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Lindbergh Does It! To Paris in 33 1/2 Hours; Flies 1,000 Miles Through Snow and Sleet; Cheering French Carry Him Off Field

Crowd Roars Thunderous Welcome

Breaks Through Lines of Soldiers and Police and Surging to Plane Lifts Weary Flier from His Cockpit

Aviators Save Him From Frenzied Mob of 100,000

Paris Boulevards Ring With Celebration After Day and Night Watch -- American Flag Is Called for and Wildly Acclaimed

May 22, 1927 By EDWIN L. JAMES—Special Cable to The New York Times

Paris, May 21 -- Lindbergh did it. Twenty minutes after 10 o'clock tonight suddenly and softly there slipped out of the darkness a gray-white airplane as 25,000 pairs of eyes strained toward it. At 10:24 the Spirit of St. Louis landed and lines of soldiers, ranks of policemen and stout steel fences went down before a mad rush as irresistible as the tides of ocean.

"Well, I made it," smiled Lindbergh, as the little white monoplane came to a halt in the middle of the field and the first vanguard reached the plane. Lindbergh made a move to jump out. Twenty hands reached for him and lifted him out as if he were a baby. Several thousands in a minute were around the plane. Thousands more broke the barriers of iron, rails round the field, cheering wildly.

Lifted From His Cockpit

As he was lifted to the ground Lindbergh was [text unreadable] with his hair unkempt, he looked completely worn out. He had strength enough, however, to smile, and waved his hand to the crowd. Soldiers with fixed bayonets were unable to keep back the crowd.

United States Ambassador Herrick was among the first to welcome and congratulate the hero.

A New York Times man was one of the first to reach the machine after its graceful descent to the field. Those first to arrive at the plane had a picture that will live in their minds for the rest of their lives. His cap off, his famous locks falling in disarray around his eyes, "Lucky Lindy" sat peering out over the rim of the little cockpit of his machine.

Dramatic Scene at the Field

It was high drama. Picture the scene. Almost if not quite 100,000 people were massed on the east side of Le Bourget air field. Some of them had been there six and seven hours.

Suddenly a message spread like lightning, the aviator had been seen over Cherbourg. However, remembering the messages telling of Captain Nungesser's flight, the crowd was skeptical.

"One chance in a thousand!" "Oh, he cannot do it without navigating instruments!" "It's a pity, because he was a brave boy." Pessimism had spread over the great throng by 10 o'clock.

The stars came out and a chill wind blew.

Watchers Are Twice Disappointed

Suddenly the field lights flooded [text unreadable] glares onto the landing ground and there came the roar of an airplane's motor. The crowd was still, then began to cheer, but two minutes later the landing glares went dark for the searchlight had identified the plane and it was not Captain Lindbergh's.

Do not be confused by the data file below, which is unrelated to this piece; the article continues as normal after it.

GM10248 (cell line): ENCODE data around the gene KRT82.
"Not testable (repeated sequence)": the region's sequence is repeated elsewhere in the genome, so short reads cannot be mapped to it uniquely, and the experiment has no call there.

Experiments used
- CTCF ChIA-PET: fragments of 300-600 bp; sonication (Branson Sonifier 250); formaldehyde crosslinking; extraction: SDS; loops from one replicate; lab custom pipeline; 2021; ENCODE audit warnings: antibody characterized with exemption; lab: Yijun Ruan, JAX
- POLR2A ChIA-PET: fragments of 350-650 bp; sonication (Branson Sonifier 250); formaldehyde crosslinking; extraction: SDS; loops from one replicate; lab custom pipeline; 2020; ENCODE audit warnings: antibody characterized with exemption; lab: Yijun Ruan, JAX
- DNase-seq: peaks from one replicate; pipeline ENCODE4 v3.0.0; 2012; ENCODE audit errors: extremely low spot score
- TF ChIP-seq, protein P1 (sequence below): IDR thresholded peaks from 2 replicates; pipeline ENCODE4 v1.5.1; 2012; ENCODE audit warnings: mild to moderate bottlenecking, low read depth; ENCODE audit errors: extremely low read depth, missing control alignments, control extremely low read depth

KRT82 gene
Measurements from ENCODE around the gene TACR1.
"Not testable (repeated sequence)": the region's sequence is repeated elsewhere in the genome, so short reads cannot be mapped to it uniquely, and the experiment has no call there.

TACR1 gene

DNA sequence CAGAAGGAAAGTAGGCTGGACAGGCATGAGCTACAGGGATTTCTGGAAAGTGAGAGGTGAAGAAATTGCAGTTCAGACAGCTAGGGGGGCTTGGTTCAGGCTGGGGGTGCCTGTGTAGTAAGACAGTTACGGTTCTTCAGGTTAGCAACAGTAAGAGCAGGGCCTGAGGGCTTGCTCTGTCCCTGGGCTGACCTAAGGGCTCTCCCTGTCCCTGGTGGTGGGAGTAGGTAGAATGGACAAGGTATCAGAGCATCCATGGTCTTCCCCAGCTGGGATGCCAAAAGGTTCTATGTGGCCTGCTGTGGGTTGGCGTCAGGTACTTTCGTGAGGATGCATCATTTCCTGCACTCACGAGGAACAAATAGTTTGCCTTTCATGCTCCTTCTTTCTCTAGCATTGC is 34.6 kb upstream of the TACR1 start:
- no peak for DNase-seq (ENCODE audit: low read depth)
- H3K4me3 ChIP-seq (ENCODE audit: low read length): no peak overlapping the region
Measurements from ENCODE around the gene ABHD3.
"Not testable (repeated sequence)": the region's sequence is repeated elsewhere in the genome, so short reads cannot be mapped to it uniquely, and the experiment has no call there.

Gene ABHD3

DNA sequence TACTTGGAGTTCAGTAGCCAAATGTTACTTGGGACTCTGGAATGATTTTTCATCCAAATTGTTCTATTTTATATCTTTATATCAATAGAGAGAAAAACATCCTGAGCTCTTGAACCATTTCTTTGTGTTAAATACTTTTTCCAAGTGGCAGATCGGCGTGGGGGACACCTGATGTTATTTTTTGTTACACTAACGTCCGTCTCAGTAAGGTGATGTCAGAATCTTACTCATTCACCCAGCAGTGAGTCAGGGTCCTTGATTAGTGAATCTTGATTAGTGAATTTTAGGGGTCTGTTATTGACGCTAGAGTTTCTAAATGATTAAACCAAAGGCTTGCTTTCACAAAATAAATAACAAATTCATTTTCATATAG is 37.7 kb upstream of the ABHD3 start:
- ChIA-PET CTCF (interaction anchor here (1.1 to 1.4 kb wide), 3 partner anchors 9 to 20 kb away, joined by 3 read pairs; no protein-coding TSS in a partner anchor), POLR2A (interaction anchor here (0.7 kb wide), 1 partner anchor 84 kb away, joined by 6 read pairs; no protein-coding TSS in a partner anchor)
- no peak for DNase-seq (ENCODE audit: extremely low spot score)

Stamping their feet in the cold, the crowd waited patiently. It seemed quite apparent that nearly every one was willing to wait all night, hoping against hope.

Suddenly- it was 10:16 exactly- another motor roared over the heads of the crowd. In the sky one caught a glimpse of a white gray plane, and for an instant heard the sound of one. Then it dimmed , and the idea spread that it was yet another disappointment.

Again landing lights glared and almost by the time they had flooded the field the gray-white plane had lighted on the far side nearly half a mile from the crowd. It seemed to stop almost as it hit the ground, so gently did it land.

And then occurred a scene which almost passed description. Two companies of soldiers with fixed bayonets and the Le Bourget field police, reinforced by Paris agents, had held the crowd in good order. But as the lights showed the plane landing, much as if a picture had been thrown on a moving picture screen, there was a mad rush.

Soldiers and Police Swept Aside

The movement of humanity swept over soldiers and by policemen and there was the wild sight of thousands of men and women rushing madly across half a mile of the not too even ground. Soldiers and police tried for one small moment to stem the tide, then they joined it, rushing as madly as anyone else toward the aviator and his plane.

The first people to reach the plane were two workmen of the aviation field and half a dozen Frenchmen.

"Cette fois, ca va!" they cried. (This time it's done.)

Captain Lindbergh answered: "Well, I made it."

An instant later he was on the shoulders of half a dozen persons who tried to bear him from the field. The crowd crushed about the aviator and his progress was halted until a squad of soldiers with fixed bayonets cleared a way for him.